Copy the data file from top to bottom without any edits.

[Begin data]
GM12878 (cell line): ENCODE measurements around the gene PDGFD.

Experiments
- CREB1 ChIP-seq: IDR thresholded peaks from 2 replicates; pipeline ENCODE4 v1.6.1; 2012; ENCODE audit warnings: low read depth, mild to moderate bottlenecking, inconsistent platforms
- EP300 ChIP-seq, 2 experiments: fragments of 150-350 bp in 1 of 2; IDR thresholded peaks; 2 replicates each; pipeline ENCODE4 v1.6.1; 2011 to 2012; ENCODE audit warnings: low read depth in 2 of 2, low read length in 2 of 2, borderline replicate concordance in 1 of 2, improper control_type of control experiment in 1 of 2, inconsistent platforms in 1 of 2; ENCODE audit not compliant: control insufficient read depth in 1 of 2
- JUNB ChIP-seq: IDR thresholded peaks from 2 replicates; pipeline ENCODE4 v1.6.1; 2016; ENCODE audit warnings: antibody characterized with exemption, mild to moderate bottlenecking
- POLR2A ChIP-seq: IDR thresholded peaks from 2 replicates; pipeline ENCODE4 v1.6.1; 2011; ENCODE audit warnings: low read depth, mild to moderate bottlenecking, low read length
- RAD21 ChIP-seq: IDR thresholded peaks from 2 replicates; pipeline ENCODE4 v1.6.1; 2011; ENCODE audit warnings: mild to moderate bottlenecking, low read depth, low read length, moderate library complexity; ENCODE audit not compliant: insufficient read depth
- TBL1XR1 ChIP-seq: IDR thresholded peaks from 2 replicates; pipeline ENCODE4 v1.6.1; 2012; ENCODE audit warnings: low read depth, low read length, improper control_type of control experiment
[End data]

GM12878 (cell line): ENCODE measurements around the gene PDGFD.

Experiments
- CREB1 ChIP-seq: IDR thresholded peaks from 2 replicates; pipeline ENCODE4 v1.6.1; 2012; ENCODE audit warnings: low read depth, mild to moderate bottlenecking, inconsistent platforms
- EP300 ChIP-seq, 2 experiments: fragments of 150-350 bp in 1 of 2; IDR thresholded peaks; 2 replicates each; pipeline ENCODE4 v1.6.1; 2011 to 2012; ENCODE audit warnings: low read depth in 2 of 2, low read length in 2 of 2, borderline replicate concordance in 1 of 2, improper control_type of control experiment in 1 of 2, inconsistent platforms in 1 of 2; ENCODE audit not compliant: control insufficient read depth in 1 of 2
- JUNB ChIP-seq: IDR thresholded peaks from 2 replicates; pipeline ENCODE4 v1.6.1; 2016; ENCODE audit warnings: antibody characterized with exemption, mild to moderate bottlenecking
- POLR2A ChIP-seq: IDR thresholded peaks from 2 replicates; pipeline ENCODE4 v1.6.1; 2011; ENCODE audit warnings: low read depth, mild to moderate bottlenecking, low read length
- RAD21 ChIP-seq: IDR thresholded peaks from 2 replicates; pipeline ENCODE4 v1.6.1; 2011; ENCODE audit warnings: mild to moderate bottlenecking, low read depth, low read length, moderate library complexity; ENCODE audit not compliant: insufficient read depth
- TBL1XR1 ChIP-seq: IDR thresholded peaks from 2 replicates; pipeline ENCODE4 v1.6.1; 2012; ENCODE audit warnings: low read depth, low read length, improper control_type of control experiment